BBC to fans: Keep your art to yourselves

I’m one who is of the opinion that fan art—projects created by fans inspired by their favorite artists—generally helps an enterprise. And while some of it, certainly, trespasses on an original artist’s creative property, it’s hard to see the argument behind the BBC’s recent decision to quash knitting patterns posted on the internet by a Doctor Who fan:

A CRAFT enthusiast who posted knitting patterns inspired by Doctor Who characters on the internet has been forced to take them down after a copyright infringement notice from the BBC.

In a statement posted on their website, science fiction and knitting fan Mazzmatazz said they were forced to remove five designs after a notice from the BBC.

“Thanks to the BBC, I am no longer allowed to distribute any Doctor Who patterns, even for free (not that I was charging anyway). I apologise to any fans who are disappointed by this,” they said.

“If you want to see the patterns back up, I suggest you petition the BBC to relent.”

The offending knitting patterns showed how to create small toys resembling Doctor Who monsters such as the Ood and Adipose.

“The patterns I created, inspired by Doctor Who, were never for sale – they were shared under Creative Commons licenses, to prevent resale, so that other fans could enjoy and share the fun too,” Mazzmatazz said.

The infringement notice has angered bloggers who claim the BBC is overreacting to fan art, and that the patterns are not a direct representation of their characters.

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Dear Science: Nuclear power

(Updated: See Below)

Jonathan Golob, a.k.a. Dear Science, brings us an overview of nuclear power, just in time for its return to the spotlight.

From the entry on radiation, since it’s the scary part:

Imagine we’re shooting at someone through a wall. The cannon ball, flying 40x slower than the bullet but much heavier, will smash the into the wall, causing huge amounts of damage to the wall (the first thing it hit). But, the person behind the wall will probably be ok, so long as they’re far enough behind the wall. The bullet, much lighter and faster, is far more likely to go straight through the wall–losing some speed, but retaining more on the far side of the wall than the cannon ball. The bullet has a far better chance of hitting the person.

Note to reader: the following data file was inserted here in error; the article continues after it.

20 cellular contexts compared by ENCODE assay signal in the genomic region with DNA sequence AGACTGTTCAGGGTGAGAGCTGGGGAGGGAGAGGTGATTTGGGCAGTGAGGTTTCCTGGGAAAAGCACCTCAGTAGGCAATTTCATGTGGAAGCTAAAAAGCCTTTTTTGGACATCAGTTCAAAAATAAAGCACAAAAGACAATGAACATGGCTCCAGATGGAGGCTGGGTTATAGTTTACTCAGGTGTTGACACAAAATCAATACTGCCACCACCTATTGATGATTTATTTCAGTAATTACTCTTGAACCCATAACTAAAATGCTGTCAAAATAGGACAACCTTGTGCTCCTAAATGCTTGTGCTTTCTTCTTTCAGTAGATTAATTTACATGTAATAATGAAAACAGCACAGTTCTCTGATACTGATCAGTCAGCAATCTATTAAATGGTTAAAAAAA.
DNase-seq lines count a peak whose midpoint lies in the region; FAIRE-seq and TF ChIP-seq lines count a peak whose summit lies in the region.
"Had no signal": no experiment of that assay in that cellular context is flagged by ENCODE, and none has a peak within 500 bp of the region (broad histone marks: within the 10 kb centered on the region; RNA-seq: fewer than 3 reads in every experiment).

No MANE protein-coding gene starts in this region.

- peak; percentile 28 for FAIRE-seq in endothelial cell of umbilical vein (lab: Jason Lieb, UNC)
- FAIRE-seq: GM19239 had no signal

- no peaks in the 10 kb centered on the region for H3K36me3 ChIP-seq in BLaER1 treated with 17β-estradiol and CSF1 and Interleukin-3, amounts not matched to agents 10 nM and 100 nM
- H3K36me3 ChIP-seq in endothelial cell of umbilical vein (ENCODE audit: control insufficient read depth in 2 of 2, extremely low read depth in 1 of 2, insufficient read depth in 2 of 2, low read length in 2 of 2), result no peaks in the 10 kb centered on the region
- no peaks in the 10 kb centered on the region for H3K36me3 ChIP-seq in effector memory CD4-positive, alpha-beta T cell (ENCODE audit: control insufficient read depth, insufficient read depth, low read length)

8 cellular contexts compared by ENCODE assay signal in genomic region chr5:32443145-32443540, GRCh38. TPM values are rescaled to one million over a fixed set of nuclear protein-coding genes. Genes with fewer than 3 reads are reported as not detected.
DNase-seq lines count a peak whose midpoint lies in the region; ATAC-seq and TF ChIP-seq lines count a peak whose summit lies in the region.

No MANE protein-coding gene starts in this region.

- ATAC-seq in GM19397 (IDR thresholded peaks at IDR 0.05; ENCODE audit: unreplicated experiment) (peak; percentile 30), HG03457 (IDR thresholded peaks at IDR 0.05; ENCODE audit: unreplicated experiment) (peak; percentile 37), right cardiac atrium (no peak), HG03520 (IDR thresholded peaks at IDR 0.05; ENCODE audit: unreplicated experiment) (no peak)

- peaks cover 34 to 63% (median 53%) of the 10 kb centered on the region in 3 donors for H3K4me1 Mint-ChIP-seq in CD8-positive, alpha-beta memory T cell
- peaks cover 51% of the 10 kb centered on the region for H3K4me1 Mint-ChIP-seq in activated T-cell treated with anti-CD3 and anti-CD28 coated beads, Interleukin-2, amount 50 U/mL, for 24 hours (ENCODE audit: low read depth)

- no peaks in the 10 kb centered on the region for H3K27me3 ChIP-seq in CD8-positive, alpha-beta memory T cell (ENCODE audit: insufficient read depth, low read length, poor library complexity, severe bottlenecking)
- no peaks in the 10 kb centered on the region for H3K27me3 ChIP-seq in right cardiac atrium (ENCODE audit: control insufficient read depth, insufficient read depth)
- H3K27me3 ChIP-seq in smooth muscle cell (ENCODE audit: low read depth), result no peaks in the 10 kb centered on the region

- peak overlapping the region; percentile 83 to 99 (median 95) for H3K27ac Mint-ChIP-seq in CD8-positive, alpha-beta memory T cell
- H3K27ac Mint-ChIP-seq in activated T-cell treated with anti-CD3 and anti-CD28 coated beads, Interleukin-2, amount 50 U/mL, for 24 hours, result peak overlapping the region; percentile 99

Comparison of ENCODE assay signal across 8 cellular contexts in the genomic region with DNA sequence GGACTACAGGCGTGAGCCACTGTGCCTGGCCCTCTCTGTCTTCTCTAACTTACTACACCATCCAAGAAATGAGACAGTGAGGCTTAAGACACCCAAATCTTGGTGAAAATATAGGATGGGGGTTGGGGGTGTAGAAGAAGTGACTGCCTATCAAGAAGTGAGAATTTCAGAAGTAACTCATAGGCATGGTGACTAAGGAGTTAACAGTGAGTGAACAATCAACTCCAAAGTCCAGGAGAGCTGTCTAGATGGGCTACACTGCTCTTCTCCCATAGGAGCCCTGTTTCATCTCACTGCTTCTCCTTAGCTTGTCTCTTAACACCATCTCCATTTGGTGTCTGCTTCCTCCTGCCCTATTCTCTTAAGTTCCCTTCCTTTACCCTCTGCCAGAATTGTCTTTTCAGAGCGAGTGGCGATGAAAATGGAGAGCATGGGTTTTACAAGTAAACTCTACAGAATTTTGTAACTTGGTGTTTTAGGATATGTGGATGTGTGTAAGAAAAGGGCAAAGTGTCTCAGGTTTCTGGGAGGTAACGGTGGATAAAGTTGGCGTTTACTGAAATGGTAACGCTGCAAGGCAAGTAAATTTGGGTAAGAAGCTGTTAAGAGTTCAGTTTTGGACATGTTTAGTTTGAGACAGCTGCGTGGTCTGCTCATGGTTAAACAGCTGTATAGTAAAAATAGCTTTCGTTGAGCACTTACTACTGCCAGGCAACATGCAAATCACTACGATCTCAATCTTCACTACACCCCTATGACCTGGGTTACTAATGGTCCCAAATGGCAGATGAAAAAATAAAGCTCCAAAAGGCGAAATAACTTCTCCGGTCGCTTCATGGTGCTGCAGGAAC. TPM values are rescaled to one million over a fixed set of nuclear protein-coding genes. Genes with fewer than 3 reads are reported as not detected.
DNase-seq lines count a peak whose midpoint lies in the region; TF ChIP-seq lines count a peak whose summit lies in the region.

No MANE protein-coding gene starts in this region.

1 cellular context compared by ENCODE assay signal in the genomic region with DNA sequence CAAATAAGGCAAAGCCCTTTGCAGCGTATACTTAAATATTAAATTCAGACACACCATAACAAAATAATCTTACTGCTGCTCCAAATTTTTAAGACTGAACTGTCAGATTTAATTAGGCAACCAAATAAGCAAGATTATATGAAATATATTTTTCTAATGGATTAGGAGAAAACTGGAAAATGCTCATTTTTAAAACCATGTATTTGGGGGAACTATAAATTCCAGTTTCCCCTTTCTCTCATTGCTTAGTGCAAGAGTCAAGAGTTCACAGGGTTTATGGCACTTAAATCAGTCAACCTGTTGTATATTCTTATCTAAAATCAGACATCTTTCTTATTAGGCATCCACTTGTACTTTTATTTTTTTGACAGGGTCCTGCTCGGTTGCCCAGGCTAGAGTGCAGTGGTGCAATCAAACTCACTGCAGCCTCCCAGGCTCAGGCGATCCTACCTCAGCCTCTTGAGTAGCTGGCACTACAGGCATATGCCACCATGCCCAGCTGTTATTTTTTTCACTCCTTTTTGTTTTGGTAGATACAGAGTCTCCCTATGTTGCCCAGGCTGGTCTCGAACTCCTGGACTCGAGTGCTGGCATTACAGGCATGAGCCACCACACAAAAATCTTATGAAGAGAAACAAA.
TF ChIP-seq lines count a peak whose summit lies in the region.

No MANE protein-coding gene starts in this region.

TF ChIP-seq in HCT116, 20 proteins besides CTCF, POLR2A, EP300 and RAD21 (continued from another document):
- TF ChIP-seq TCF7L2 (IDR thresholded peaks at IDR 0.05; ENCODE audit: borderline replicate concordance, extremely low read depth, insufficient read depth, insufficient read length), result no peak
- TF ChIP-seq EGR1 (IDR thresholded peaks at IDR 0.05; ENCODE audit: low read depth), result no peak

Alpha particles, the cannon balls, can be stopped by a single sheet of paper. Smash! Likewise, the dead outer layer of skin does a damn good job of protecting your living cells from alpha particles. Beta particles, the bullets, go right through paper. A thin sheet of aluminum, or something of similar density and substance, will gobble these up.

Gamma radiation is trickier. Gamma radiation is just a freakishly high energy version of light, with almost no substance. Just like light can pass right through your hand, gamma radiation can pass through all but the heaviest and densest of metals, wreaking havoc deep into the body.

Gamma radiation is the most likely to cause your body misery. Eating an alpha emitter? Not so smart, as your gut takes the big hit rather than the dead layer of skin cells. Beta emitters can cause quite a bit of damage. But it’s gamma rays, passing right into your depths with ease, that really cause misery.

And, just to be even scarier, the really scary part:

Okay, okay. It’s actually a fun article. They all are. Thanks, Science.

Updates: I have added links to installments in the series that were published after this post.

I like bacon

You know, I like bacon, but … well, let’s just say I’m dubious.

Each can is 9 ounces of fully cooked and drained bacon. Between 2-3/4 and 3-1/4 pounds of raw bacon go into each can. Each can is the highest quality fresh #1 bacon slices. Cured to our specifications, cooked and then hand wrapped, rolled and packed in the U.S.

We cook this bacon down for you prior to canning, so you won’t pay for all of the natural shrinkage that occurs whenever you cook bacon. Then we carefully drain all of the fat and liquid off and can it fresh so it will taste as good out of the can as it would right out of the refrigerator.

A fine consolation, not paying for natural shrinkage. A case (12 cans) currently sells for $109.95, which works out to between $2.82 and $3.33 per uncooked pound. A good price compared to the stuff you get at the grocery store and take home to cook, but not a figure to inspire confidence in the quality.

Bacon in the can

Rolled in napkins, straight out of the can.


Ready to eat.

(A tip of the hat to Paul Constant at Slog.)